At Michelin, innovation is the “creation of new value recognized by the customer” and must solve a customer problem – as well as contribute to Group performance.

He says two kinds of product innovation drive market growth: breakthrough and renewal offers. The former are game changers; the latter maintain market value and appeal.

Among the key objectives of Michelin’s innovation process are: to differentiate products through constant renewals, and to contribute to economic results through “new raw materials and improved performance” at company plants.

Sustainable Mobility

In the long term, Michelin’s research also seeks better and more sustainable solutions for mobility. In 2002 Michelin became the first tire company to join the World Business Council for Sustainable Development.

The number of vehicles on the road is projected to double in the next 30 years, Gettys says. While this may benefit economic development and personal leisure, it poses challenges such as “more pollution, congestion and consumption of raw materials.”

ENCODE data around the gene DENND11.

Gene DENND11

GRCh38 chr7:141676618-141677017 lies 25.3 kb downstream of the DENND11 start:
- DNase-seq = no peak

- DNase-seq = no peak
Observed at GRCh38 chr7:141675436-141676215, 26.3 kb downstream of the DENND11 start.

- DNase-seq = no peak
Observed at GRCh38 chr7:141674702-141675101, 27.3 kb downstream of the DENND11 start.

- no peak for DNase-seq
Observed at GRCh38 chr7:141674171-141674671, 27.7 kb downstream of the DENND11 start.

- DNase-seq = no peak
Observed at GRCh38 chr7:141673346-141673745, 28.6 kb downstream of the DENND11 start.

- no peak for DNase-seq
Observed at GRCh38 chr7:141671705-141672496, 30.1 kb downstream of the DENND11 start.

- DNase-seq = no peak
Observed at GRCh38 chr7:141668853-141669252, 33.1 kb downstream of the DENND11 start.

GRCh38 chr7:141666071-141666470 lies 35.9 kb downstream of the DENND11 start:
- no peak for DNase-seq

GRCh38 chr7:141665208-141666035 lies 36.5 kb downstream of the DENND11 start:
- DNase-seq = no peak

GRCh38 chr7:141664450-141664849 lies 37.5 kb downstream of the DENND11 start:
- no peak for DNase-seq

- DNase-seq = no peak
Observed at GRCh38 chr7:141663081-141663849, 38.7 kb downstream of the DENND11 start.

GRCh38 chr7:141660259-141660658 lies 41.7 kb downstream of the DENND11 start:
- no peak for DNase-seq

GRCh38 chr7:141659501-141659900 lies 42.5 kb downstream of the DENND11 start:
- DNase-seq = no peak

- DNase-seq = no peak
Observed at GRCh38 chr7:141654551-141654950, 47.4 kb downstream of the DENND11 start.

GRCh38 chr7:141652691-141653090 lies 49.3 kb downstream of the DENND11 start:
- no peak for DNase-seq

Michelin’s innovation practices are aimed at helping the environment through “cleaner materials” and lowering manufacturing emissions, he says.

Diversification Beyond Tires

And although the tire business still accounts for 95% of sales, the company recently opened up its innovation strategy. It is moving into tire services such as fleet maintenance, and advancing its restaurant guide business with features such as Book A Table, an online reservations system.

Michelin’s research has also produced innovations in high-tech materials like 3D metallic printing, and the company is now part of a joint venture in this field.

Diversification demands an even faster innovation process. The dynamics of the service industry, Gettys says, are “not like tires.” The introduction of new functions and features is measured in months, not years. Michelin adapted its strategy to “co-innovate with customers.”